“You look tired.” She looks him in the eye. They were bloodshot and baggy. “Let me drive for a bit.” She looks fresh, bright and lively, but to him, that’s how she always looks.

“You sure? I don’t know if it’s a good idea.” She nods.

“It’s fine, how many state troopers are we going to see out here? I bet even the attendant has to drive forty minutes to get home. There’s only trees and rocks out here.” He assents, reluctantly, and gets out, while she slides over into the driver’s seat. He shuts the driver’s door. He’s by the filler cap, when the engine roars into life. She pops the clutch and slams the gas down, in the most fluid motion of her life, and squeals from the gas-station forecourt. The sudden motion spins Cameron like a top, throwing him ass first in the gravel.

It’s easy going at first, a hundred yards of open canyon side road, before dipping in to a turn. Sheer rock on the right and sheer drop on the left. She keeps her foot on the accelerator, the engine growling and roaring like she’s never heard it before, getting inside her chest, burning through her mind, louder than all the silent voices. She thinks triumphantly to herself, ‘Even expectations can’t out run a good, solid engine,’ before tears leap into her eyes. A small smile flickers at the tips of her lips. She hits the corner. Through the haze of tears she sees the double line drift into the centre of the hood as she wrestles with the wheel. Too fast for the corner, she strays over the line. A vehicle appears in the teary mist. The arctic’s horn blares as her heart stops.


Frankie and Cameron’s legs dangle over the edge of the work bench in the garage. The edge presses painfully into the backs of their thighs and grit tries to worm its way through the tough fabric of Frankie’s overalls into the backs of her legs. They stare at the patchy concrete floor, stained with splashes of mechanical fluids. Her overalls have the comforting smell of motor oil and grease.

“You’re sure?” Cameron asks, suddenly.

She nods, silently. Oh boy is she sure. She must have drunk about three litres, trying to make sure. Cameron sighs noisily.

“Your dad is going to be nuclear. Maybe we could run away?”

“Why would that help?” She asks, looking at him like an alien was working its way out of his forehead.

“Well, we could go somewhere we could make decisions ourselves, without anyone’s ‘help’” He makes the air quotes. Frankie’s entirely unsure and there’s another awkward silence.

It drags on.

“And it’s definitely mine?” Cameron asks.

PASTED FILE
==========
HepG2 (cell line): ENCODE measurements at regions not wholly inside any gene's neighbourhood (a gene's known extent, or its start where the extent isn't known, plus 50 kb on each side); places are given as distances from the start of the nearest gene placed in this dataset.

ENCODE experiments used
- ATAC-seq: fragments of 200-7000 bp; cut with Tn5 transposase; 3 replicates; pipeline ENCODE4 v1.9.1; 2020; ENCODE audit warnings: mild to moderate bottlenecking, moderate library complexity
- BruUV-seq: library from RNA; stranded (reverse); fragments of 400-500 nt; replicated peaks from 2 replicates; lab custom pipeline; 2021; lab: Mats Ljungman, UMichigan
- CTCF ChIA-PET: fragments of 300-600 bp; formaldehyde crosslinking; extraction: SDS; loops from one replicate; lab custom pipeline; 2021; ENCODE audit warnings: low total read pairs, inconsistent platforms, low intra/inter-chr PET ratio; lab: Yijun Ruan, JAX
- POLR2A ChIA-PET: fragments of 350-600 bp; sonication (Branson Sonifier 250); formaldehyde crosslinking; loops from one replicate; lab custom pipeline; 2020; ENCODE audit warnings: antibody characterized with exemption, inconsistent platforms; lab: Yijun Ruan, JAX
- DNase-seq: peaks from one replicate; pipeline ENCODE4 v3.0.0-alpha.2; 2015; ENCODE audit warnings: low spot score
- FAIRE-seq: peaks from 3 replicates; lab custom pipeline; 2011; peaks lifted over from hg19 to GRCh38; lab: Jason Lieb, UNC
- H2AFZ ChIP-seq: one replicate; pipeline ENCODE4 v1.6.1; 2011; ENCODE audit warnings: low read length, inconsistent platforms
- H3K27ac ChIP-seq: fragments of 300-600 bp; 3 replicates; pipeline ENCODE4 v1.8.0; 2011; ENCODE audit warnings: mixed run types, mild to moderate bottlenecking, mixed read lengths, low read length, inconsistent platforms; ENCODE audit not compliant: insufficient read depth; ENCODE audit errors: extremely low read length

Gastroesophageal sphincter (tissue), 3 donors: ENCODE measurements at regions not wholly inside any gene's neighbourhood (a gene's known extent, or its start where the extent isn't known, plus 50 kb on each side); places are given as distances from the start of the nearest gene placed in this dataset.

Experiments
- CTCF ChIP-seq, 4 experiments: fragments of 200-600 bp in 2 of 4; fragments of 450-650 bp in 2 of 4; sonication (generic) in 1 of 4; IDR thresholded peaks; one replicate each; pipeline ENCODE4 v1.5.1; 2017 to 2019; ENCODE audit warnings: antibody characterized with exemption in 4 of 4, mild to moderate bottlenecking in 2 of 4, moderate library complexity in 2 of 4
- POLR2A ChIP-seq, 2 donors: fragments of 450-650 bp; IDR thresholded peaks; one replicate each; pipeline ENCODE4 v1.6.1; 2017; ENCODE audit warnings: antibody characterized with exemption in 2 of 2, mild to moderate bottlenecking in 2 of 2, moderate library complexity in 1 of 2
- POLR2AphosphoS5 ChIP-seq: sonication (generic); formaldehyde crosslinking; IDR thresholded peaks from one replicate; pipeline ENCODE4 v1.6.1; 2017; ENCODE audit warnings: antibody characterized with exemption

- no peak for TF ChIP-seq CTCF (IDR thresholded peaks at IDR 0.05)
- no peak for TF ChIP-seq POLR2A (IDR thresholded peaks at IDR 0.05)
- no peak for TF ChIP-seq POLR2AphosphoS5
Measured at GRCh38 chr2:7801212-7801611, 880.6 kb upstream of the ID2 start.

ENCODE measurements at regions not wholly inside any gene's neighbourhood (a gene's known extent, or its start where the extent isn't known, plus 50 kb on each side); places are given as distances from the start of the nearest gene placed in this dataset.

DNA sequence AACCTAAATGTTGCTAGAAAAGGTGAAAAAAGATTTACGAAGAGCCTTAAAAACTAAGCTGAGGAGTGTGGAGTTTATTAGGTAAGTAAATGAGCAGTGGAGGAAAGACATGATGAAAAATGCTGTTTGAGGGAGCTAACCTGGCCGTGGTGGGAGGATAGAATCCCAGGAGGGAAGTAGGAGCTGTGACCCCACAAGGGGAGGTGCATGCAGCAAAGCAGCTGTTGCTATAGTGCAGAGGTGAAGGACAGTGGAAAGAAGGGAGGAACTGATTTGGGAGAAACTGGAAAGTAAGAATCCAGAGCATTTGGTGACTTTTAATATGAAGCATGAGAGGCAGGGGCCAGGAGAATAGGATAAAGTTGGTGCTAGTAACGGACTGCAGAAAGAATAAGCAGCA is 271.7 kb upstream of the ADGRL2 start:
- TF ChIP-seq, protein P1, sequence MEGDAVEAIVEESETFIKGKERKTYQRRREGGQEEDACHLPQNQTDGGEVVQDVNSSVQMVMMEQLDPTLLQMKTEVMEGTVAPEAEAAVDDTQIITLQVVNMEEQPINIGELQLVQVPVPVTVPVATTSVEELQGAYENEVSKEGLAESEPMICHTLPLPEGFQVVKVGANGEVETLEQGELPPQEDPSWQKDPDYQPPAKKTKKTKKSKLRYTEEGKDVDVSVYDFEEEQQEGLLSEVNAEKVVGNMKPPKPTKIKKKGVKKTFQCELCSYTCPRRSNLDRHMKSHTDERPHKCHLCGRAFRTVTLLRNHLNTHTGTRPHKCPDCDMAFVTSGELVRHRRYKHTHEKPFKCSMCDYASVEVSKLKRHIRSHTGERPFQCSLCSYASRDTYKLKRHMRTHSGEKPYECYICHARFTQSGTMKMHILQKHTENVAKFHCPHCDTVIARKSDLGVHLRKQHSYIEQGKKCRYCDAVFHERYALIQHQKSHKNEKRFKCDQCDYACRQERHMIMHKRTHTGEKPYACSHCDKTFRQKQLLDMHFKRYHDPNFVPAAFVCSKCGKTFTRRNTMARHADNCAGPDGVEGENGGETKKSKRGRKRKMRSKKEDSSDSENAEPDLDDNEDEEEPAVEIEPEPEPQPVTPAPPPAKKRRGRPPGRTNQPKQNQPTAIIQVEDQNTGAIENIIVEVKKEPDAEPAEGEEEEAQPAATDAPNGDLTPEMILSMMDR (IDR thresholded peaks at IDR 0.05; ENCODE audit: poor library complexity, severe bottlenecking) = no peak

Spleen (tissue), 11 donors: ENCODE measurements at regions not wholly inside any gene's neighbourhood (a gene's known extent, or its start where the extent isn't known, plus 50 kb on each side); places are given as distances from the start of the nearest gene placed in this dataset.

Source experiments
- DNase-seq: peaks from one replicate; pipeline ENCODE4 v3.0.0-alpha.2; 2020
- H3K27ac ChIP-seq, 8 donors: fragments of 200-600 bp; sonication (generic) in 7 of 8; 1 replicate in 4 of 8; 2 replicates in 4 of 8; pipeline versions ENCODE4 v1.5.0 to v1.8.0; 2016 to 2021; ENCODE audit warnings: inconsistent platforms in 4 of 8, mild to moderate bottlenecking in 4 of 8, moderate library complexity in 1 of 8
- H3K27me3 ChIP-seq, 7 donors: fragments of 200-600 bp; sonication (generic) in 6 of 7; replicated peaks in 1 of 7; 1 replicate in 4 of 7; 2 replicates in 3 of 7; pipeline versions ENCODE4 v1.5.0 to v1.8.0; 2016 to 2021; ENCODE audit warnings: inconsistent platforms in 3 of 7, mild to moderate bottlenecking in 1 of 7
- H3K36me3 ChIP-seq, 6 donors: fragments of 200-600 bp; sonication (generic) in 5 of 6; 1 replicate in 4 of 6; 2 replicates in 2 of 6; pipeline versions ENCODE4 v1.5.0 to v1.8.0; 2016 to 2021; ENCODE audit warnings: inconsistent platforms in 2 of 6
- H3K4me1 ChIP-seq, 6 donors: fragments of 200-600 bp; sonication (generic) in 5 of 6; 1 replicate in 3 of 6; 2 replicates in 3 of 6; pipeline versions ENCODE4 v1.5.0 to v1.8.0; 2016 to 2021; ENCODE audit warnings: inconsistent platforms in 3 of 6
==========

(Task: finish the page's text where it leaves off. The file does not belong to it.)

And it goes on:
It’s like she’s been hit by a bus. She stands and stares at him, her mouth open, and closed again, by turns.

“What the actual fuck?” she demands. He looks scared, as he should be. “What the fuck is that supposed to mean?” She barely raises her voice, but there’s so much venom that Cameron’s not sure whether to answer or run.

He opts to sit there looking horrified.

She knows it’s just because he’s scared, looking for an out, in a really fucked up way, but she’s scared too and way too stressed to deal with his bullshit. If things keep going the way that they’re going, he’s going to have to grow up, and fast, and right now she knows that she’s not in the mood to be an adult for him. He opens his mouth again and she glowers until he shuts it.

“What the fuck is wrong with you?” She asks, quietly. She doesn’t wait for an answer. “I’m going to get a drink. I’ll call you when I’m ready. You’d better be gone when I get back.” She says coldly. He slides off the bench, scattering debris on the floor with a gentle shower.

“I’m really sorry,” he says, before slinking off.

Frankie is numb as she goes into the kitchen and pours a glass of water from the faucet. As she puts the glass back on the counter, she hears a noise from upstairs.


Still stunned at the station, Cameron pulls himself off the asphalt, the alarmed station clerk coming through the duct-taped swing door. He watches the Mustang’s red tail lights drift into the corner and slide over the double yellow line in the centre of the road.

Then he hears the brass rumble of the big truck’s horn and horror grips him. His breathing fast he hears the loudest bang and then another and the scream of metal on metal. He takes off, sneakers pounding concrete as fast as he can. Dread fills him, from his soles to his scalp.

Around the corner between the Jeffrey pines, the car and the arctic are a mess. The arctic stands immobile at the road edge, its driver dazed, steam pouring from its grill. The front left flank is smashed where Frankie’s car bounced off it. The Mustang is crumpled, nose first, against the canyon wall, crushing the barrier. There’s glass and metal everywhere, but Cameron just runs, ignoring it, to the still shape in the muscle car. The door swings limply ajar.

Cameron reaches it and pulls the door open with a squeal. There’s less room in the cockpit than there should be and the wheel gently rests against Frankie’s chest. The glass has gashed her face, tiny crimson spots appearing here and there, along with the split in her lip. Cameron shakes her ineffectually. Her breathing is non-existent. He steps back and looks again where the wheel joins her. A moment ago it looked like it had just crushed the white fabric, put a crinkle in the white dress. Now he can see it’s more serious than that.

Now the white is red.


Based on the song ‘White Is Red’ by Death From Above 1979. Listen here.

The header photo and its artist can be found here.